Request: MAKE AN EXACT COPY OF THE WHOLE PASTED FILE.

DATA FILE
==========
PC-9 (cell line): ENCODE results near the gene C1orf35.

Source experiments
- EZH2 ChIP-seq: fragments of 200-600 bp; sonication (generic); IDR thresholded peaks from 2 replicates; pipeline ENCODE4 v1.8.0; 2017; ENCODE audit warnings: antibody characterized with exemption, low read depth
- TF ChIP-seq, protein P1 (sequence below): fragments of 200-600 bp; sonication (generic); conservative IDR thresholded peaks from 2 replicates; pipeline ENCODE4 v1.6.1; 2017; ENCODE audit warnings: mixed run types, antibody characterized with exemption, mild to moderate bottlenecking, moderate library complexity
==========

PC-9 (cell line): ENCODE results near the gene C1orf35.

Source experiments
- EZH2 ChIP-seq: fragments of 200-600 bp; sonication (generic); IDR thresholded peaks from 2 replicates; pipeline ENCODE4 v1.8.0; 2017; ENCODE audit warnings: antibody characterized with exemption, low read depth
- TF ChIP-seq, protein P1 (sequence below): fragments of 200-600 bp; sonication (generic); conservative IDR thresholded peaks from 2 replicates; pipeline ENCODE4 v1.6.1; 2017; ENCODE audit warnings: mixed run types, antibody characterized with exemption, mild to moderate bottlenecking, moderate library complexity